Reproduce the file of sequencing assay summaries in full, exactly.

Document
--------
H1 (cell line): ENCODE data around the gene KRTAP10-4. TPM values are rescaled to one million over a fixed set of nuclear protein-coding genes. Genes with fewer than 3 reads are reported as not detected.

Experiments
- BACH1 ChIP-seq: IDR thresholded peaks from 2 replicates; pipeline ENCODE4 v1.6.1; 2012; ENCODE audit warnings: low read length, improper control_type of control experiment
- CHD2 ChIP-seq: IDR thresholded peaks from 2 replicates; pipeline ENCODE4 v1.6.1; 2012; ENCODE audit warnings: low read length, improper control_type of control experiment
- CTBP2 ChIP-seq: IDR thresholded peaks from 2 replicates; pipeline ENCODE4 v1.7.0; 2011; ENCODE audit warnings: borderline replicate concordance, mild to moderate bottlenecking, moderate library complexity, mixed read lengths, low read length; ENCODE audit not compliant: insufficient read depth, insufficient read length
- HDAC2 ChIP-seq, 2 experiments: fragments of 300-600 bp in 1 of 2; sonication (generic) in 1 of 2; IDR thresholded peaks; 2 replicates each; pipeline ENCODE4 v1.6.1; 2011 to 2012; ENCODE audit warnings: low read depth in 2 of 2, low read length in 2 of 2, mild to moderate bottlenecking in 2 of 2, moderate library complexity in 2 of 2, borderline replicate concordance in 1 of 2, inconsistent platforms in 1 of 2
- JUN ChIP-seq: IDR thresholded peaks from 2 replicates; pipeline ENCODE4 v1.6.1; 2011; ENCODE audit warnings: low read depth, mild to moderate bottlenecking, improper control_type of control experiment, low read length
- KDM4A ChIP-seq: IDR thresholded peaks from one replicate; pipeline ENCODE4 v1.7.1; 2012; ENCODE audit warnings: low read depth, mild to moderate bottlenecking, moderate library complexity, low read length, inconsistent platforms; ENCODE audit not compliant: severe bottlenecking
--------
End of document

H1 (cell line): ENCODE data around the gene KRTAP10-4. TPM values are rescaled to one million over a fixed set of nuclear protein-coding genes. Genes with fewer than 3 reads are reported as not detected.

Experiments
- BACH1 ChIP-seq: IDR thresholded peaks from 2 replicates; pipeline ENCODE4 v1.6.1; 2012; ENCODE audit warnings: low read length, improper control_type of control experiment
- CHD2 ChIP-seq: IDR thresholded peaks from 2 replicates; pipeline ENCODE4 v1.6.1; 2012; ENCODE audit warnings: low read length, improper control_type of control experiment
- CTBP2 ChIP-seq: IDR thresholded peaks from 2 replicates; pipeline ENCODE4 v1.7.0; 2011; ENCODE audit warnings: borderline replicate concordance, mild to moderate bottlenecking, moderate library complexity, mixed read lengths, low read length; ENCODE audit not compliant: insufficient read depth, insufficient read length
- HDAC2 ChIP-seq, 2 experiments: fragments of 300-600 bp in 1 of 2; sonication (generic) in 1 of 2; IDR thresholded peaks; 2 replicates each; pipeline ENCODE4 v1.6.1; 2011 to 2012; ENCODE audit warnings: low read depth in 2 of 2, low read length in 2 of 2, mild to moderate bottlenecking in 2 of 2, moderate library complexity in 2 of 2, borderline replicate concordance in 1 of 2, inconsistent platforms in 1 of 2
- JUN ChIP-seq: IDR thresholded peaks from 2 replicates; pipeline ENCODE4 v1.6.1; 2011; ENCODE audit warnings: low read depth, mild to moderate bottlenecking, improper control_type of control experiment, low read length
- KDM4A ChIP-seq: IDR thresholded peaks from one replicate; pipeline ENCODE4 v1.7.1; 2012; ENCODE audit warnings: low read depth, mild to moderate bottlenecking, moderate library complexity, low read length, inconsistent platforms; ENCODE audit not compliant: severe bottlenecking